• airway hyperresponsiveness

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Smooth muscle contraction is one of the hallmarks of asthma. Smooth muscle tone is primarily regulated by the level of phosphorylation of myosin light chain (MLC) by both calcium (Ca2+) dependent and independent mechanisms. An increase in the cytoplasmic concentration of Ca2+ leads to Ca2+-calmodulin complex formation which activates MLC kinase (MLCK). This enzyme phosphorylates MLC, resulting in smooth muscle contraction.1 In the presence of a fixed Ca2+ concentration, bronchoconstrictive agonists can also increase MLC phosphorylation. In addition, inhibition of MLC phosphatase (MLCP), which effectively raises MLC phosphorylation, can occur at a fixed cytoplasmic Ca2+ concentration.2 Ca2+ independent mechanisms for MLC phosphorylation and smooth muscle contraction are referred to as Ca2+ sensitisation.3,4 The mechanisms underlying Ca2+ sensitisation have not been fully elucidated, but RhoA, a small GTPase in the ras superfamily, and its target Rho associated kinase are involved in this process.5–7 Rho associated coiled coil-forming protein kinase (ROCK I) and its isoform ROCK II8–10 inhibit MLCP activity and promote the activity of MLCK, thereby increasing the level of MLC phosphorylation and increasing muscular tension.11 Blocking RhoA signalling through Rho kinase would therefore be expected to attenuate contractile responses via the inhibition of the Ca2+ sensitising mechanism.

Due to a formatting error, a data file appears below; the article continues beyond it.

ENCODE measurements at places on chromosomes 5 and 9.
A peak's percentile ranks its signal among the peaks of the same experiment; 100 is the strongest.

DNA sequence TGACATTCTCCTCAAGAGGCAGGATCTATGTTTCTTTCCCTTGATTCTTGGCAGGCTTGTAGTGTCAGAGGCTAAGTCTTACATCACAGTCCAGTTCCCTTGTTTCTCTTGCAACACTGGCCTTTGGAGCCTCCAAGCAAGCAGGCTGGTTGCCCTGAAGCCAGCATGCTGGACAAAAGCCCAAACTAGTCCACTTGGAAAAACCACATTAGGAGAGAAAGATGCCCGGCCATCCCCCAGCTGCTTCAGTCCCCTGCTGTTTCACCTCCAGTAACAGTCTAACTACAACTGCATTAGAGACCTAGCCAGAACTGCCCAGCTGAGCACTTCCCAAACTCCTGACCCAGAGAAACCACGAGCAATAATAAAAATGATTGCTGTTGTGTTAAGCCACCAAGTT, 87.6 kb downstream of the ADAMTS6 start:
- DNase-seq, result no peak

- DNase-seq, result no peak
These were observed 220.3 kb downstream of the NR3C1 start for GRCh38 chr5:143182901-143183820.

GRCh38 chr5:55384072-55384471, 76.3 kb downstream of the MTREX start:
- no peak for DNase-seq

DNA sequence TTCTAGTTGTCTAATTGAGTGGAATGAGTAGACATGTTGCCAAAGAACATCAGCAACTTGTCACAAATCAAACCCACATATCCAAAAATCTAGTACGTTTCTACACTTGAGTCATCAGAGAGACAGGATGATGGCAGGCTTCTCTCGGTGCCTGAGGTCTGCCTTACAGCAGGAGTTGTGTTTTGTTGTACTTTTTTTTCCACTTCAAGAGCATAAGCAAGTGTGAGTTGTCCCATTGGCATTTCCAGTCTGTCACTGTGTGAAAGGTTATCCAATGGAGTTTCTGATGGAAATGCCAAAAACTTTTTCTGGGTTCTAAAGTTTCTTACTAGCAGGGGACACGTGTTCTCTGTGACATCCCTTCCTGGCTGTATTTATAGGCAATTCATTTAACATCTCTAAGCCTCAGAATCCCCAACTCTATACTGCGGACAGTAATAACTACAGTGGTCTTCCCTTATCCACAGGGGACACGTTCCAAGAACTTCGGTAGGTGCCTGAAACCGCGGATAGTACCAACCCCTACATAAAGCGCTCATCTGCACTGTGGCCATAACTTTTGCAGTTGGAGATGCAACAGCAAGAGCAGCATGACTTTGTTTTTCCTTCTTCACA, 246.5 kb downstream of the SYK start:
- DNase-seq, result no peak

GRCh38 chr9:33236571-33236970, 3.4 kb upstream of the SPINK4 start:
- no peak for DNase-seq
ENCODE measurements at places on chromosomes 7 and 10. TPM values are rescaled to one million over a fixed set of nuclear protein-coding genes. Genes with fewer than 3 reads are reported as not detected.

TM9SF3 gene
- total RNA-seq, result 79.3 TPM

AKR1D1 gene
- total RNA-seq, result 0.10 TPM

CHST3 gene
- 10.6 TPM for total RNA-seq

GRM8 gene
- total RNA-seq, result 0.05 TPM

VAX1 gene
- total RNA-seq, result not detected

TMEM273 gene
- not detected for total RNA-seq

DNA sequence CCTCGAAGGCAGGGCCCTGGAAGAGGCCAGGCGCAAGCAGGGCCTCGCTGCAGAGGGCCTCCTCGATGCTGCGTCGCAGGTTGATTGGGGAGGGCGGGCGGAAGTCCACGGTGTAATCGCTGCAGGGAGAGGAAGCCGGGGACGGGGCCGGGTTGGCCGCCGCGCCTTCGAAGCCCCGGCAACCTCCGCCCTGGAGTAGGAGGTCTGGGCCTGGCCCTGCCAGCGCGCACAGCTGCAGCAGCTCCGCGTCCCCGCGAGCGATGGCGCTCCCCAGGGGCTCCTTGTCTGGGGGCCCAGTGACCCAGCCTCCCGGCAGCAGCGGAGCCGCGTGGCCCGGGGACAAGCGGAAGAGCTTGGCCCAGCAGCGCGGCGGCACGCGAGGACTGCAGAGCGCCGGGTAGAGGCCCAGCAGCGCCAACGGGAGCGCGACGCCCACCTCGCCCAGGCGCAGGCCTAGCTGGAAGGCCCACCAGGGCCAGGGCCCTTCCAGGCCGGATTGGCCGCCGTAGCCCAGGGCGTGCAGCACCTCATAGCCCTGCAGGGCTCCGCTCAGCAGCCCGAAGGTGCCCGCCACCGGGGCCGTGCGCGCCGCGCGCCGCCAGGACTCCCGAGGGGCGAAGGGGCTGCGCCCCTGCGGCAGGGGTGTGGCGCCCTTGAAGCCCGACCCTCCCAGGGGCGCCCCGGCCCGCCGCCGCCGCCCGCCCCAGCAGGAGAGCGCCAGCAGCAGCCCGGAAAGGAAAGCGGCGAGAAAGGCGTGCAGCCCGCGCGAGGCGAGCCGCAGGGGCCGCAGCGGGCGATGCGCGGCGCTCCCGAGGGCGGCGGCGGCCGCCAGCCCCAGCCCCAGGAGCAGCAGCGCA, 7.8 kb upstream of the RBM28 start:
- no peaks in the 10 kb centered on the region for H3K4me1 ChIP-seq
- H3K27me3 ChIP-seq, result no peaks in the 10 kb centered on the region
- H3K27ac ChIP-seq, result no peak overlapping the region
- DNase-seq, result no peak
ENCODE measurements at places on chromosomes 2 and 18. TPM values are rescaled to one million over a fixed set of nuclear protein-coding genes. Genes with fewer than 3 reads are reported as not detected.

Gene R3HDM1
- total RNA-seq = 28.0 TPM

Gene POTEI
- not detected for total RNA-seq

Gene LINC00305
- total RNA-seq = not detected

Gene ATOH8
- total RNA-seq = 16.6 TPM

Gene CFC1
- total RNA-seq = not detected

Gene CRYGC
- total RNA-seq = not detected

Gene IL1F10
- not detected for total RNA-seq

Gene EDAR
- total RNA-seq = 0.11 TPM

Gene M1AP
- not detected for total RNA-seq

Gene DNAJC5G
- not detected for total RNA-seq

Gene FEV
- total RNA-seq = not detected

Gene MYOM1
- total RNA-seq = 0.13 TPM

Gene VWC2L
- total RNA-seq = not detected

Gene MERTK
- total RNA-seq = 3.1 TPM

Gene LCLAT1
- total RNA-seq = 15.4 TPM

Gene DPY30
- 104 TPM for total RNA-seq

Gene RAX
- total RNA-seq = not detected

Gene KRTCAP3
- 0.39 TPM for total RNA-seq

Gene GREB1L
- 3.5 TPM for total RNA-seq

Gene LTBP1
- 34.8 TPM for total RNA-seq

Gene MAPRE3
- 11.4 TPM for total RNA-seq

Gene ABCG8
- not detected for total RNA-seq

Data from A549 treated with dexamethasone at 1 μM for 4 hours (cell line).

Recent studies have shown that a pyridine derivative, (+)-(R)-trans–4-(1-aminoethyl)-N-(4-pyridyl)cyclohexane carboxamide (Y-27632), a selective ROCK family inhibitor (Ki value for ROCK I: 0.22 μM, for ROCK II: 0.30 μM),12 decreased blood pressure of hypertensive rats and inhibited smooth muscle contraction ex vivo in rabbit aorta and in guinea pig and bovine trachea.10,13 Furthermore, Y-27632 relaxes smooth muscle in the human bronchus14,15 and pulmonary artery.15 We hypothesised that the Rho/ROCK mediated signalling pathway may be a novel target for the treatment of allergen or virus induced airway hyperresponsiveness (AHR), two of the most common triggers of acute exacerbations of asthma.16–18